Tracing a career that lasted from 1912 into the 1950s, Havig describes the "verbal slapstick" style that was Fred Allen's hallmark and legacy to American comedy
Fred Allen's Radio Comedy
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In 1954, James Thurber wrote: "You can count on the thumb of one hand the American who is at once a comedian, a humorist, a wit, and a satirist, and his name is Fred Allen." Several decades after his death and more than forty years since his radio program left the air, Fred Allenís reputation as a respected humorist remains intact. In this book, Alan Havig explores the roots of his comedy, the themes it exploited, the problems and challenges that faced the radio comedy writer, and Allenís unique success with the one-dimensional medium of radio. Tracing a career that lasted from 1912 into the 1950s and encompassed vaudeville, Broadway revues, movies, radio, and television, Havig describes the "verbal slapstick" style that was Fred Allenís hallmark and legacy to American comedy.
More than a biography of Fred Allen, this is a study of the development of the radio industry, a discussion of American humor, and the story of how one relates to the other. Using a wide variety of published and unpublished sources, including the Allen Papers, Havig analyzes Allenís radio comedy of the 1930s and 40s within the context of the peculiar advantages and limitations of radio as a medium for comedy. He argues that Allen did not merely transfer vaudeville routines to a non-visual medium as did Eddie Cantor, Ed Wynn, and others. Allen developed a comedic style that depended on word play, sound effects, and on his audienceís ability and readiness to imagine a visual world in which his eccentric characters operated.
Havig illustrates his story with numerous examples of Allenís humor, with fascinating anecdotes, and excerpts from radio broadcasts. In accounting for the comedianís success, he deals with vaudeville, comedy writing, sponsorís demands and censorship of material, and the organizational world of radio broadcasting companies.
Describing radio as "an instrument of wit," Fred Allen wrote: "on radio you could do subtle writing because you had access to the imagination...that was why I liked radio. we had some fun." Readers will also have some fun remembering or discovering for the first time Allenís Alley and the magic of radio comedy in its prime.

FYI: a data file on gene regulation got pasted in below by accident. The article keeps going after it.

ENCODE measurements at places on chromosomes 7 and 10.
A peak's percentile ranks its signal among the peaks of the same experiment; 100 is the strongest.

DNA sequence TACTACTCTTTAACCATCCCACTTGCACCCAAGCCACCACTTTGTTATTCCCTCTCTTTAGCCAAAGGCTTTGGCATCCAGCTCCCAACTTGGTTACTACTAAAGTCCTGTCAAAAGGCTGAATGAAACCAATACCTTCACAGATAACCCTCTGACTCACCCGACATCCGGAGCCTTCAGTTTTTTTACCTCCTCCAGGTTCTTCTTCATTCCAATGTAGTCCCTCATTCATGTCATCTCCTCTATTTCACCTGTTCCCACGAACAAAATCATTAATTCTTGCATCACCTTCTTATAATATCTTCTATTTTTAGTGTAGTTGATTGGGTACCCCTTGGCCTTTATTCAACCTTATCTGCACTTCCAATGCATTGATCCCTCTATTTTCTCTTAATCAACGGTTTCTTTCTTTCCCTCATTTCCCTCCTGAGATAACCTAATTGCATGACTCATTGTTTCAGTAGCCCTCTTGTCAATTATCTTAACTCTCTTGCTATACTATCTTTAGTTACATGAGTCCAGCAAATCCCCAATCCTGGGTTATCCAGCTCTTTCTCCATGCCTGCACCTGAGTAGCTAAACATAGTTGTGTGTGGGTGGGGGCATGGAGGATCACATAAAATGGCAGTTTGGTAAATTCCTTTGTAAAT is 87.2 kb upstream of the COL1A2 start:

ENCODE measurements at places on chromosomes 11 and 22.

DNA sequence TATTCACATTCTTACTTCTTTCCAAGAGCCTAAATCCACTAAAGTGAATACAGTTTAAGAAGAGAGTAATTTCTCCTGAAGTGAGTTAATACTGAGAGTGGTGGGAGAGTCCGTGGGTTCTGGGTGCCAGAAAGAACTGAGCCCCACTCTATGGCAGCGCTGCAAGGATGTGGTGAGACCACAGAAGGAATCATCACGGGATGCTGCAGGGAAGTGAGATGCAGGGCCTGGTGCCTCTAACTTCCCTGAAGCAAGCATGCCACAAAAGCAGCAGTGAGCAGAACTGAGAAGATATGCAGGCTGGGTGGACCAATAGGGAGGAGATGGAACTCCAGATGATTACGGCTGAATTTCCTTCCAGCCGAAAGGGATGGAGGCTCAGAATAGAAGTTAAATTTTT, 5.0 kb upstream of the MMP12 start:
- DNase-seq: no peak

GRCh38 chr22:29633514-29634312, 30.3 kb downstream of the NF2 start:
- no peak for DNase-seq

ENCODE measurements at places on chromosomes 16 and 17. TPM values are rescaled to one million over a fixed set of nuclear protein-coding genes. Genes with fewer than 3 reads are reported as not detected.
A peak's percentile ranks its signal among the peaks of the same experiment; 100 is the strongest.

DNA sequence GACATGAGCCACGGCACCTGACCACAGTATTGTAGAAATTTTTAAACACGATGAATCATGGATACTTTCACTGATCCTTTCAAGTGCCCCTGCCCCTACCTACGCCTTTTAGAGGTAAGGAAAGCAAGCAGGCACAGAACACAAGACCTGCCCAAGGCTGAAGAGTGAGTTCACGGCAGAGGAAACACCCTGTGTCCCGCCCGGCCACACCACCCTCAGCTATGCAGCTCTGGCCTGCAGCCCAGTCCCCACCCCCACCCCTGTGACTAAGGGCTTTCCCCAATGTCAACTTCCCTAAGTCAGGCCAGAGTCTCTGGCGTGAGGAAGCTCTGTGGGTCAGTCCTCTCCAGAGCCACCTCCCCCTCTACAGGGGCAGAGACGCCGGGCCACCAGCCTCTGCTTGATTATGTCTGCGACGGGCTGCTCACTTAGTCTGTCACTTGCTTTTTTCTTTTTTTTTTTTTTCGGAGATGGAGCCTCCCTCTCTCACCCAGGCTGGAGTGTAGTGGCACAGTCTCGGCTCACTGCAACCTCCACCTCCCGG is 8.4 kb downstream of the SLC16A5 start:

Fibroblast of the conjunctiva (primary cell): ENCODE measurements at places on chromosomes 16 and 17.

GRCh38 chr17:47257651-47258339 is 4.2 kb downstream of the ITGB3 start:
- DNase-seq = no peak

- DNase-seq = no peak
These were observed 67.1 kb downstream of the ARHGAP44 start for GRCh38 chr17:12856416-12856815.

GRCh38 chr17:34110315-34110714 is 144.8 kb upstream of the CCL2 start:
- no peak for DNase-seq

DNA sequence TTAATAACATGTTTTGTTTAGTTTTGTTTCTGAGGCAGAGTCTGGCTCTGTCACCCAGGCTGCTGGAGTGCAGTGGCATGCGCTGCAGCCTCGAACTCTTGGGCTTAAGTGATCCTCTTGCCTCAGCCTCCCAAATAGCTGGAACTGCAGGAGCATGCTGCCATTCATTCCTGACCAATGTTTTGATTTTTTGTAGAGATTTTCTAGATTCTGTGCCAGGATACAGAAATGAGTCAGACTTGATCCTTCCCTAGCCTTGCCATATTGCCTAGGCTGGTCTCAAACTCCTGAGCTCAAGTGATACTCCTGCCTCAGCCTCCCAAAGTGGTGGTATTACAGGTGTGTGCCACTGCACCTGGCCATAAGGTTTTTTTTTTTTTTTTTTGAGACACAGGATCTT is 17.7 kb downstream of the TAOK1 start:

"Fred was one of the greatest of vaudeville and radio comedians. Anyone even casually concerned with the state of American humor will be well advised to give his work, as Mr. Havig presents it, careful study."
"Alan Havig has done an intelligent, careful and exhaustive research job. This is a well-written, solid performance-biography."
"A Stephens College (Missouri) professor of history here examines Allen's (1894-1956) 20 years in vaudeville, his career in radio from 1933 to 1949, and his characteristic brand of air-wave comedy, and concludes that Allen was a literary humorist who created 'comedy uniquely aural in achievement and appeal.' His humor, as Havig observes, frequently involved parody, insult (as in Allen's long-time feud with Jack Benny); puns; dialect humor (a Chinese-American was a 'Yangtse Doodle Dandy'); worldly satire; and sporadorically profound wit (Allen defined life as 'a lull between stork and epitaph' and a spinster as 'a woman who indulged once too seldom'). Havig's searching account amuses and informs, offering further proof that the line between high and popular culture has blurred in our century."
Alan Havig is Professor of History and American Studies at Stephens College in Columbia Missouri.
In the series
American Civilization, edited by Allen F. Davis.
The focus of American Civilization, edited by Allen F. Davis, is American cultural history. In keeping with the interdisciplinary work in this field, which characteristically brings together art history, literary history and theory, and material culture, the titles in this series cover diverse aspects of American experiencefrom attitudes toward death to twentieth-century design innovations to images of country life in art and letters to trade unions' reliance on religious discourse. The series has been a pioneer in presenting work that uses photographs as historical documents and from its inception has been firmly committed to women's studies. As the first university press series in the field, American Civilization provided the inspiration and the standard for much of the interdisciplinary work developing in the contemporary academy.